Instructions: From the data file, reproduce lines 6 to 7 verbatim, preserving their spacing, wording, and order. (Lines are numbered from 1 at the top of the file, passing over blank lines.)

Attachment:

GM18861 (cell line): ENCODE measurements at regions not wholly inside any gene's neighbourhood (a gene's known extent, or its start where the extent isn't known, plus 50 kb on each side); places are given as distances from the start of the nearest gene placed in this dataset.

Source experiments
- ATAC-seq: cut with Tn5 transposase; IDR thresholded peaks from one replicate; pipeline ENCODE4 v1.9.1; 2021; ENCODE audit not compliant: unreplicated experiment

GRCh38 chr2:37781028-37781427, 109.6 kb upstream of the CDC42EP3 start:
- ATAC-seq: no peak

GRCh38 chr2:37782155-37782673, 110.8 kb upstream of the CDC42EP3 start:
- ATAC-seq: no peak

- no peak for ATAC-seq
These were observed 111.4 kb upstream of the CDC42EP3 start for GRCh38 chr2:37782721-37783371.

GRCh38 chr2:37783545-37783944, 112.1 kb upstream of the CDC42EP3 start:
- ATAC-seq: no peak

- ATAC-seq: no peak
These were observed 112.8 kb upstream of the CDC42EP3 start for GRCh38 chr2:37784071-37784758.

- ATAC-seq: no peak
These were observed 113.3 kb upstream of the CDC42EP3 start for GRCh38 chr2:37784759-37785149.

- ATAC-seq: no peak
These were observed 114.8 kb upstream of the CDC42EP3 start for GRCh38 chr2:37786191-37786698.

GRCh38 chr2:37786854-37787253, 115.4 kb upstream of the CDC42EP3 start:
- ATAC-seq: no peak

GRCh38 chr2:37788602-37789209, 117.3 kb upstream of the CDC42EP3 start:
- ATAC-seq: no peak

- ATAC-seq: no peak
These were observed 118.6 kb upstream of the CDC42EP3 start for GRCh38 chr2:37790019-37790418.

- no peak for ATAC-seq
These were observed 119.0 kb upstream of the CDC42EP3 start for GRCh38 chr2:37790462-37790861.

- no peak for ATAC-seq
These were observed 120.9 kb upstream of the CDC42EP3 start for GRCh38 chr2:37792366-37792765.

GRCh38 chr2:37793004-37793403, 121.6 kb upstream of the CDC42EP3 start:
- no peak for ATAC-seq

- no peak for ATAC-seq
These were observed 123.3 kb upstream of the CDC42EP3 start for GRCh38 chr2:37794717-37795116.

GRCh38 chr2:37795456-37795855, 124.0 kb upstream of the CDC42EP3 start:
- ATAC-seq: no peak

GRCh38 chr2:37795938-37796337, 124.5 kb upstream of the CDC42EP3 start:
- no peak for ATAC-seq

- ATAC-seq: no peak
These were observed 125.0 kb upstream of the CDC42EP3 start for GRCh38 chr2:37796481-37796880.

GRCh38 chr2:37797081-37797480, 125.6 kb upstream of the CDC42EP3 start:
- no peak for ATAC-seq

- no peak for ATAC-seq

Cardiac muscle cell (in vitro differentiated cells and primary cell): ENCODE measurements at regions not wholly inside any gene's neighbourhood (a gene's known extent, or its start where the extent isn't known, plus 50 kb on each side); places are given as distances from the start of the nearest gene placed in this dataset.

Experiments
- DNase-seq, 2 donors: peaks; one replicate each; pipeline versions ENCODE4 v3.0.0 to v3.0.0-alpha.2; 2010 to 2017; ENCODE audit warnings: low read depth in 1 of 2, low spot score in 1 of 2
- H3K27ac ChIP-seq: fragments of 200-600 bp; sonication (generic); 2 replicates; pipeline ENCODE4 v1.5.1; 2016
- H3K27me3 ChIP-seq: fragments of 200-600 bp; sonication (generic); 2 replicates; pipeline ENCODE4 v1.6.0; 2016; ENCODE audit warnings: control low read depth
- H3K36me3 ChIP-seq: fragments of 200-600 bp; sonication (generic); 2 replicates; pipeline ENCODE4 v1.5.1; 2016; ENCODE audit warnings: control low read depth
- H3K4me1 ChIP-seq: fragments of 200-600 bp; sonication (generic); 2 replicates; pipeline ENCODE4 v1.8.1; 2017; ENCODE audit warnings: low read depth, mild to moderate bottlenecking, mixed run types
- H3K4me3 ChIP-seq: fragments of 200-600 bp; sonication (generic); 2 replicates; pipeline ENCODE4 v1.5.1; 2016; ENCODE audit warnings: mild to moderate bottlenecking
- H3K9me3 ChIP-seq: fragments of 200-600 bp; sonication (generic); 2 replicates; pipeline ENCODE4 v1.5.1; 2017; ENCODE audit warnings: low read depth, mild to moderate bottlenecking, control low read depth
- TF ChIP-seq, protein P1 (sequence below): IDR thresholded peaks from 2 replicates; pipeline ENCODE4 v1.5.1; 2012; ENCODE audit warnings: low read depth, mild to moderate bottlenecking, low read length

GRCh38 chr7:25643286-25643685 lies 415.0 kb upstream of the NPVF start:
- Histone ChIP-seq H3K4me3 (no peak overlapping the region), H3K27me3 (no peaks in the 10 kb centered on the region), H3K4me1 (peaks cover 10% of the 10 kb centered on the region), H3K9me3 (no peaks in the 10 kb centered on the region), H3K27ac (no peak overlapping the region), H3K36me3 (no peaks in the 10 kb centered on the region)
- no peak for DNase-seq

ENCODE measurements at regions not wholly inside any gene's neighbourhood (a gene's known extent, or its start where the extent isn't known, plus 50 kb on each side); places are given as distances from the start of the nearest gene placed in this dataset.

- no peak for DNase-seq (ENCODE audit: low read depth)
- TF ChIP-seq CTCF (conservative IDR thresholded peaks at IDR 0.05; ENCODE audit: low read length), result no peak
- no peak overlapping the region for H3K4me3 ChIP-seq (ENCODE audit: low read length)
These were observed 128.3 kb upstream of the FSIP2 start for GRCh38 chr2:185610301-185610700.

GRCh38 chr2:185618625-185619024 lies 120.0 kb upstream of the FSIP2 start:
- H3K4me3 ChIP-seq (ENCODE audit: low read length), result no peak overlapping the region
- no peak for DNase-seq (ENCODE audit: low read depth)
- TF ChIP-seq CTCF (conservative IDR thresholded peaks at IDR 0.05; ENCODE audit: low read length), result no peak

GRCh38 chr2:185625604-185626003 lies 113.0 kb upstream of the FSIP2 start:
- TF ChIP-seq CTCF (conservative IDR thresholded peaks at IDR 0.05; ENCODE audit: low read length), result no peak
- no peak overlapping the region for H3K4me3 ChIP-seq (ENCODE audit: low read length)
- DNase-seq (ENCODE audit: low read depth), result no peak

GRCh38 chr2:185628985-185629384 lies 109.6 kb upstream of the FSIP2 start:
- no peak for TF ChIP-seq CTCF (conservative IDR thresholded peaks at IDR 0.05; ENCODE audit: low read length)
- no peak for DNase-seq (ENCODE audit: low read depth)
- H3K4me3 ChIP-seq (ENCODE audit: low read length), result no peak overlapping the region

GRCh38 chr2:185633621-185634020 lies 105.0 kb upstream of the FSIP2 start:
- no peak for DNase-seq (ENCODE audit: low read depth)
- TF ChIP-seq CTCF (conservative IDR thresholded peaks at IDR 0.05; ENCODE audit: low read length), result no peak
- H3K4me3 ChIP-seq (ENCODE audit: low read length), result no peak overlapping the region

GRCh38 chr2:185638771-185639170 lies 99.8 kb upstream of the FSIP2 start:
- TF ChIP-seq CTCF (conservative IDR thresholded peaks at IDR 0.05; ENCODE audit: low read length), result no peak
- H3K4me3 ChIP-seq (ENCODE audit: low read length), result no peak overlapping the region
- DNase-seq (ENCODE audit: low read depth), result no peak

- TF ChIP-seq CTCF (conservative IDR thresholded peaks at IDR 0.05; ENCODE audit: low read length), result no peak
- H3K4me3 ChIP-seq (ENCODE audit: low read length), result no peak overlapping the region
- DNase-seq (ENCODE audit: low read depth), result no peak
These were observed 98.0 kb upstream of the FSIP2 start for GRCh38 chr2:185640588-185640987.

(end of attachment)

GRCh38 chr2:37782155-37782673, 110.8 kb upstream of the CDC42EP3 start:
- ATAC-seq: no peak